Feb. 1 (Bloomberg) -- A gauge of Australian manufacturing fell to a 3 1/2-year low in January as the sustained strength of the currency outweighed the central bank’s reduction in interest rates to a half-century low.
The manufacturing index dropped 4.1 points to 40.2 last month, the lowest level since June 2009, the Australian Industry Group said in a survey released today. The last reading above 50, the divide between expansion and contraction, was in February 2012.
The Australian dollar has averaged about $1.03 for the past two years, compared with around 73 cents in the prior decade, damaging industries outside of mining exposed to international competition. The central bank reduced its overnight cash-rate target by 1.75 percentage points since November 2011 to 3 percent as it seeks to revive industries including construction before a peak in the nation’s resource-investment boom.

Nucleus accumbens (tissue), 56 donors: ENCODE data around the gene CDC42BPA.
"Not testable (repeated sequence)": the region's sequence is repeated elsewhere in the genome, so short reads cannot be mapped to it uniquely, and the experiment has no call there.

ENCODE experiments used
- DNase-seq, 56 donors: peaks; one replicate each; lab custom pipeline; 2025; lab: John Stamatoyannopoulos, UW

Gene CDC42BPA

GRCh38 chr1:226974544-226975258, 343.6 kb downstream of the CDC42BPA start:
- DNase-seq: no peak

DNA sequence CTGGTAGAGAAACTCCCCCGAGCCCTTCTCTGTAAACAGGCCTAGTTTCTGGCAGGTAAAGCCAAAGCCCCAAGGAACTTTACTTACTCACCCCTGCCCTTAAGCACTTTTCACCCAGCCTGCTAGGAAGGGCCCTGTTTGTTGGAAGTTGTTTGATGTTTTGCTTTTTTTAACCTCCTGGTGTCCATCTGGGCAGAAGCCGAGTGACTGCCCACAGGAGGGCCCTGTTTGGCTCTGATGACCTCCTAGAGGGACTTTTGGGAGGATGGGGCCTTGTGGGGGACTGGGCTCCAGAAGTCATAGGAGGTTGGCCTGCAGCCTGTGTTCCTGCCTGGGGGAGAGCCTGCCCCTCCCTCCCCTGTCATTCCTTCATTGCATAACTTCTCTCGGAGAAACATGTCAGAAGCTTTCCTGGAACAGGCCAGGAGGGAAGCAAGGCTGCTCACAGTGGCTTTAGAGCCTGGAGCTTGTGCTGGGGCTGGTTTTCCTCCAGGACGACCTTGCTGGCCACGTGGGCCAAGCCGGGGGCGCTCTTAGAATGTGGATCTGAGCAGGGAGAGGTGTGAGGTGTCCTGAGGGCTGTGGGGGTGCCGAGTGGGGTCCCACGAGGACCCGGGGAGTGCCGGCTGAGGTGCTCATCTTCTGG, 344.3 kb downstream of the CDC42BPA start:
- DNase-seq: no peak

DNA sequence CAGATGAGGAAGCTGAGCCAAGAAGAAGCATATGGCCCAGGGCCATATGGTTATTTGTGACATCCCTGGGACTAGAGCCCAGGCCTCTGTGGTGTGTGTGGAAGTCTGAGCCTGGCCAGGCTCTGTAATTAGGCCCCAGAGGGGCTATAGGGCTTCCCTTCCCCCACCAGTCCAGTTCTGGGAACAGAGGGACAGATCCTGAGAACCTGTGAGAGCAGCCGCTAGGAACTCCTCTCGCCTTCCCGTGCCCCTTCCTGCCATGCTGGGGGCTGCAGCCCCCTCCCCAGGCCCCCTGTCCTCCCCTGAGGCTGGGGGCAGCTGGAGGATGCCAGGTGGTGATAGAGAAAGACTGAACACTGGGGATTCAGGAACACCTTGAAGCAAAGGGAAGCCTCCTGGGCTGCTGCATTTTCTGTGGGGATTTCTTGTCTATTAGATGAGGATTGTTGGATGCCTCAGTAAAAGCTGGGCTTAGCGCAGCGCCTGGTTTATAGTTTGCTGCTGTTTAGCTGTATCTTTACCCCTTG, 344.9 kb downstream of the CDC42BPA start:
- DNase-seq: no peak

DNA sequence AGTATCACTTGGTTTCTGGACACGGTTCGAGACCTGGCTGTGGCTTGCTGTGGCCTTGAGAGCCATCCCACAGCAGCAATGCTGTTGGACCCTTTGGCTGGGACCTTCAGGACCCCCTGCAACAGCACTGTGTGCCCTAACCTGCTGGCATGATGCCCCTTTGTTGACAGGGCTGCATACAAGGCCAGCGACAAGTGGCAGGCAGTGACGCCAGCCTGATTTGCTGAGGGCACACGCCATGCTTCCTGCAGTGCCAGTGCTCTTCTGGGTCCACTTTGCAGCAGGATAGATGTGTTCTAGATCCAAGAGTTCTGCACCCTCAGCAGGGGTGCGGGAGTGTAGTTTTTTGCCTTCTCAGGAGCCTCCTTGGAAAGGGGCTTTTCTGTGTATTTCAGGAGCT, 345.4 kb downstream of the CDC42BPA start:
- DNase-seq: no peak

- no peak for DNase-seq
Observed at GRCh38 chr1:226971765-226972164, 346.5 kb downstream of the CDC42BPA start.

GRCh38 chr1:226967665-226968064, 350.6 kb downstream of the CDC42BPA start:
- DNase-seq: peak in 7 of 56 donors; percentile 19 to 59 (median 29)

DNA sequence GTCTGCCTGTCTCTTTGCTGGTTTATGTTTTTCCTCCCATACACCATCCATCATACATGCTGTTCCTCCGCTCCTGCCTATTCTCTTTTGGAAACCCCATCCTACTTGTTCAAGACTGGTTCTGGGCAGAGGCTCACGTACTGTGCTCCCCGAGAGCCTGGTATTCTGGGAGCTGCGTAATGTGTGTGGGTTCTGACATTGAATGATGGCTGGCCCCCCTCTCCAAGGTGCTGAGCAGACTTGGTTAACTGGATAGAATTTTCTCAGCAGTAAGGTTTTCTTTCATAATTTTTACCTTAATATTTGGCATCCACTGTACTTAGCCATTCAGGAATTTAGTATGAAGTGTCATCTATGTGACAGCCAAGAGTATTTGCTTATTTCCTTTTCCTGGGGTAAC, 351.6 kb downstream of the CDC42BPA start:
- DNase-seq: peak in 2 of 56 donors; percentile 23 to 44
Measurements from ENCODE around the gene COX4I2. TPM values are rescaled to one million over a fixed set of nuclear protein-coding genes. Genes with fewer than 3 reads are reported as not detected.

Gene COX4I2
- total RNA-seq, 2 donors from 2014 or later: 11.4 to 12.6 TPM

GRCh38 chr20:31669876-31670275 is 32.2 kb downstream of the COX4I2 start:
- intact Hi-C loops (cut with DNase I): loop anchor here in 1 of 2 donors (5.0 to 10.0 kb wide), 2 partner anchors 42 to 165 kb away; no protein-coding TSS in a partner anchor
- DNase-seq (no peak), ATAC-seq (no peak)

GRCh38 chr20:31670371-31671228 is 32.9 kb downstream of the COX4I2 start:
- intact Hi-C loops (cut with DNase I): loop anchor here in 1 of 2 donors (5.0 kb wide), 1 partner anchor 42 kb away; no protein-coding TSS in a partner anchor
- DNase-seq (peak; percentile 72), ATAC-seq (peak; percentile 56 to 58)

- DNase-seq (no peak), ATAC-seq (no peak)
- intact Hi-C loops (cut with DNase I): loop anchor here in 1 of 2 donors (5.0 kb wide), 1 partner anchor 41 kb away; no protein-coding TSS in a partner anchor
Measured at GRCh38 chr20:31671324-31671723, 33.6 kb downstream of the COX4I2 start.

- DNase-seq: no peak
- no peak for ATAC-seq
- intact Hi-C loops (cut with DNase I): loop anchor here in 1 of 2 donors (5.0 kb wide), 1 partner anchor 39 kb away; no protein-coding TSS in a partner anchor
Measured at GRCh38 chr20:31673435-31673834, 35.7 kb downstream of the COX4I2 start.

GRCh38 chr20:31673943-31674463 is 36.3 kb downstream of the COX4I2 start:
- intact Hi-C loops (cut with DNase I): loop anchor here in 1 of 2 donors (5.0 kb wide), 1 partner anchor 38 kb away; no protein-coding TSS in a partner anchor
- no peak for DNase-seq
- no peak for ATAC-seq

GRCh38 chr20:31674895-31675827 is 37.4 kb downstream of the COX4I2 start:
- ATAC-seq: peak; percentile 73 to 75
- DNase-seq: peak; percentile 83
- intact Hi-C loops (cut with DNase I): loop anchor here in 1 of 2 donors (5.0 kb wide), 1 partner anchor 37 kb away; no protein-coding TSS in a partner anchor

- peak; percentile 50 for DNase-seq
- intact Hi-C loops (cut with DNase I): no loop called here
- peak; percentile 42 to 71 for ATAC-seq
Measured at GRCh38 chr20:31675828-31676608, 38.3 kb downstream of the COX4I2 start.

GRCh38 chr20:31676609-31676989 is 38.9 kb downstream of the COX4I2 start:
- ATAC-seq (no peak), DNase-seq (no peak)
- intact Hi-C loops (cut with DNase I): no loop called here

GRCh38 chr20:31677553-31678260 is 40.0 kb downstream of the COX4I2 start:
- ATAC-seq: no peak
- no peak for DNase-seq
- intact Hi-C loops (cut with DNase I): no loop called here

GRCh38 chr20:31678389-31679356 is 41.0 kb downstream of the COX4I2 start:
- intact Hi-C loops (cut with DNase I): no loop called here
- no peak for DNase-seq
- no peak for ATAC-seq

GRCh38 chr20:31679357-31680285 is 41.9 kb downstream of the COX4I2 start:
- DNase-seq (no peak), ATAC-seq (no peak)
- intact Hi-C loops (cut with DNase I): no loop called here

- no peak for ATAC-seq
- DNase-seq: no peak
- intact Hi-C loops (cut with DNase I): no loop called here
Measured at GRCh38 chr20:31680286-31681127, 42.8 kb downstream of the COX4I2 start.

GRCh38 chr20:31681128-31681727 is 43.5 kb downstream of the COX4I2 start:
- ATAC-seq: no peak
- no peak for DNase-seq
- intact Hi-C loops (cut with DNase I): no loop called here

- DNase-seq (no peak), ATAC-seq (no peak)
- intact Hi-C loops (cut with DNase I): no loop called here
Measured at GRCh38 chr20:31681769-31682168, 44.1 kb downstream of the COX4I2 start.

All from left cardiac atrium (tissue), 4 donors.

“Successive interest rate reductions have not yet turned conditions around,” Innes Willox, AIG’s chief executive officer, said in a statement. “The rate cuts to date have not offset the combined impacts of the substantial contraction in fiscal policy along with the structural challenges due to more intense international competition.”
The manufacturing index’s reading on wages rose 3.4 points to 60 last month, while inventories fell 4.3 points to 35.2, today’s report showed. Supplier deliveries slid 1.9 points to 45.3, and selling prices fell 3 points to 40, it showed.
A gauge of employment fell 4.4 points to 40.1 in January, while new orders dropped 6.3 points to 39.4, the report showed. The production measure edged down 2.1 points to 40.4.
The manufacturing survey, which is similar to the U.S. Institute for Supply Management-Chicago Inc.’s factory index, polled more than 200 companies about production, new orders, deliveries, inventories and employment.
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